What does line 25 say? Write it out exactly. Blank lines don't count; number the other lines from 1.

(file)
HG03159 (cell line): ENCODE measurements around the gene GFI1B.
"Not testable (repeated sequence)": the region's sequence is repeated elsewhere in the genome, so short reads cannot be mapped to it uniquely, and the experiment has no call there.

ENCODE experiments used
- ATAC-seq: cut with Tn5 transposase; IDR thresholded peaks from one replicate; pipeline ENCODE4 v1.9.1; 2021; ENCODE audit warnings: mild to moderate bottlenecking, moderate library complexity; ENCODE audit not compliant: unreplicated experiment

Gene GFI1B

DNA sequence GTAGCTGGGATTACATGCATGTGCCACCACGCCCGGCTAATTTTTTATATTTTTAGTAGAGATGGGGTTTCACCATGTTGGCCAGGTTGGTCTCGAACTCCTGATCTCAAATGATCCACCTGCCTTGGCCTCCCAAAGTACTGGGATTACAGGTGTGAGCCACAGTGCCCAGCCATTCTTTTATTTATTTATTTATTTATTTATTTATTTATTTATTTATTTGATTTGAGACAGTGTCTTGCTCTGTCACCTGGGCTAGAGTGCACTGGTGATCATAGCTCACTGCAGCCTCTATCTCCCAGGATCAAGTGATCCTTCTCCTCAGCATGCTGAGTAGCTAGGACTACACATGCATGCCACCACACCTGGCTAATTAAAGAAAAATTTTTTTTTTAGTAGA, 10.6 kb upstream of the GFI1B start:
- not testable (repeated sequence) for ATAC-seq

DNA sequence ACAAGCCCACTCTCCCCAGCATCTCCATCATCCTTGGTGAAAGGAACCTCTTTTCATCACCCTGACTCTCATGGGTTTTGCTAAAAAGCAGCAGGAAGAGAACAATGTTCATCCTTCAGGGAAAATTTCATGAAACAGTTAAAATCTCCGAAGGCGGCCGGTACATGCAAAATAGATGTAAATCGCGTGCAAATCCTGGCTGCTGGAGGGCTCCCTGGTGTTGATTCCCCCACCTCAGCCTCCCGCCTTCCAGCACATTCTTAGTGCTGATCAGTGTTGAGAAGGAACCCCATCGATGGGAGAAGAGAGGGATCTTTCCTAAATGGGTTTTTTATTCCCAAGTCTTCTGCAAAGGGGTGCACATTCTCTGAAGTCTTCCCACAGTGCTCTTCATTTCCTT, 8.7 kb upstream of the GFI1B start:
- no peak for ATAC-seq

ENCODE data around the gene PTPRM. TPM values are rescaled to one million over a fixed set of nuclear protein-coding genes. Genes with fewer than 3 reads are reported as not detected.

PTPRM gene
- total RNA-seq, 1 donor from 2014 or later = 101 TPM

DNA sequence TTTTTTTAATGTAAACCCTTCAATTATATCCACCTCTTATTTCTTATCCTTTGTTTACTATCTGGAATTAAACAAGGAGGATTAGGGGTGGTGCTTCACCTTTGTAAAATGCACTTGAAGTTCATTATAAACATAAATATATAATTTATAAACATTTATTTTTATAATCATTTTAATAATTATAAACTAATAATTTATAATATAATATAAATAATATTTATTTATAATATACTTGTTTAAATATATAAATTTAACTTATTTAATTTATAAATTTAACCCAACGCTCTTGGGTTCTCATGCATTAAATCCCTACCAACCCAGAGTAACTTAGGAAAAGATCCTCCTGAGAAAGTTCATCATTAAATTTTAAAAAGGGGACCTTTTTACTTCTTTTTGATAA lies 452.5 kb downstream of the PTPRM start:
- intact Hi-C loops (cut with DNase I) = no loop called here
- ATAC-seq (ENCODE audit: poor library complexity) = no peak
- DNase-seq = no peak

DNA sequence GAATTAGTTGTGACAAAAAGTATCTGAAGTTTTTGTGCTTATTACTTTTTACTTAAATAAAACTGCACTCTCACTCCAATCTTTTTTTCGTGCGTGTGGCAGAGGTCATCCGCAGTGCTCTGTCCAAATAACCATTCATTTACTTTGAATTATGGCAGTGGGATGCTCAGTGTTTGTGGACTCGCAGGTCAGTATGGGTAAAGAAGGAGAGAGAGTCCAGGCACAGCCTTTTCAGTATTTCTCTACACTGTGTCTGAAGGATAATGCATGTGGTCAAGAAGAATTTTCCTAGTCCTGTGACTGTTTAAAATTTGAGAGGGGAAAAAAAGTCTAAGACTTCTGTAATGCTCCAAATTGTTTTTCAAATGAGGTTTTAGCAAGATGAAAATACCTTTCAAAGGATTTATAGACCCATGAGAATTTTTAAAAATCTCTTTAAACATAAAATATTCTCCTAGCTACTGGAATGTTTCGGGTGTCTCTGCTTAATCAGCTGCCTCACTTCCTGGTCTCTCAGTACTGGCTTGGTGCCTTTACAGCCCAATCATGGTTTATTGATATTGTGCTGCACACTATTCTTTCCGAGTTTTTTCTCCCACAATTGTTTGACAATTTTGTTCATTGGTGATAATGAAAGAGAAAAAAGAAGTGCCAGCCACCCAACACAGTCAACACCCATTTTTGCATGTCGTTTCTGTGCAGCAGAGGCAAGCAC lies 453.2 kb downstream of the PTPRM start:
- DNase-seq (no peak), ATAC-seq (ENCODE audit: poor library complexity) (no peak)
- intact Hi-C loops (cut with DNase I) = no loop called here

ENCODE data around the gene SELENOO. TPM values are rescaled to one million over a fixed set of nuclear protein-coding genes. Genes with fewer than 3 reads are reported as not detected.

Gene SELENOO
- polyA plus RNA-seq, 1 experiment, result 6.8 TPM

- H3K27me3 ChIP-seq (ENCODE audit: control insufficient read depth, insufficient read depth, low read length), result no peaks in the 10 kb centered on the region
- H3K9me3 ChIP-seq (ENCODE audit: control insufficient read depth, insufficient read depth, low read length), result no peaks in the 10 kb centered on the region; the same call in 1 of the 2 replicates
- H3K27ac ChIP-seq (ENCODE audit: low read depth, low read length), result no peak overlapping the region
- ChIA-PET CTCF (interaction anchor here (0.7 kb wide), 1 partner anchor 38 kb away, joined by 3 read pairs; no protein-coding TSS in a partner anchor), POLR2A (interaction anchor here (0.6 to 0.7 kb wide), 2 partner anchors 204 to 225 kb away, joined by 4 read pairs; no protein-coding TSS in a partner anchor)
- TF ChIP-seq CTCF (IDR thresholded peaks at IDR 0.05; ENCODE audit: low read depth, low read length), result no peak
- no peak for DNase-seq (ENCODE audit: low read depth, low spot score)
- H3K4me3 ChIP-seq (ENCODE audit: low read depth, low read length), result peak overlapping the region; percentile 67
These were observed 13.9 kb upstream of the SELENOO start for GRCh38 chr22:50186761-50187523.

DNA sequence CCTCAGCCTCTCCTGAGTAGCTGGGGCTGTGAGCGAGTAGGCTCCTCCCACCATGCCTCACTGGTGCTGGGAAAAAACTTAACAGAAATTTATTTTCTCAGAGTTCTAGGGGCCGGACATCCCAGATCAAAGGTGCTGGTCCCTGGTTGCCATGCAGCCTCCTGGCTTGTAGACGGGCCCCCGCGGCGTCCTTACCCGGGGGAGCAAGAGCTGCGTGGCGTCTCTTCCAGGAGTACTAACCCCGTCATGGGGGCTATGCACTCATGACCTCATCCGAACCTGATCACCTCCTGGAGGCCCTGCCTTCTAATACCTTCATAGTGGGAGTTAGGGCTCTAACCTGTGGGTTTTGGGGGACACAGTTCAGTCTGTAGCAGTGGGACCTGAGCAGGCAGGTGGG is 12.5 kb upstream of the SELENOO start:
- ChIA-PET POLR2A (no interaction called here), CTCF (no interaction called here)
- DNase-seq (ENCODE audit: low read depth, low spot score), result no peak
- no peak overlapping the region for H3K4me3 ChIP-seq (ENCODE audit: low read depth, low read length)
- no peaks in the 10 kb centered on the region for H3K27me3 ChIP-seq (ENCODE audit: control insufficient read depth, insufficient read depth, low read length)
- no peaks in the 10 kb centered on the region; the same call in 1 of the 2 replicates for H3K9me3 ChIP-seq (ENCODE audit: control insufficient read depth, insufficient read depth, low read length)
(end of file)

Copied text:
- H3K27ac ChIP-seq (ENCODE audit: low read depth, low read length), result no peak overlapping the region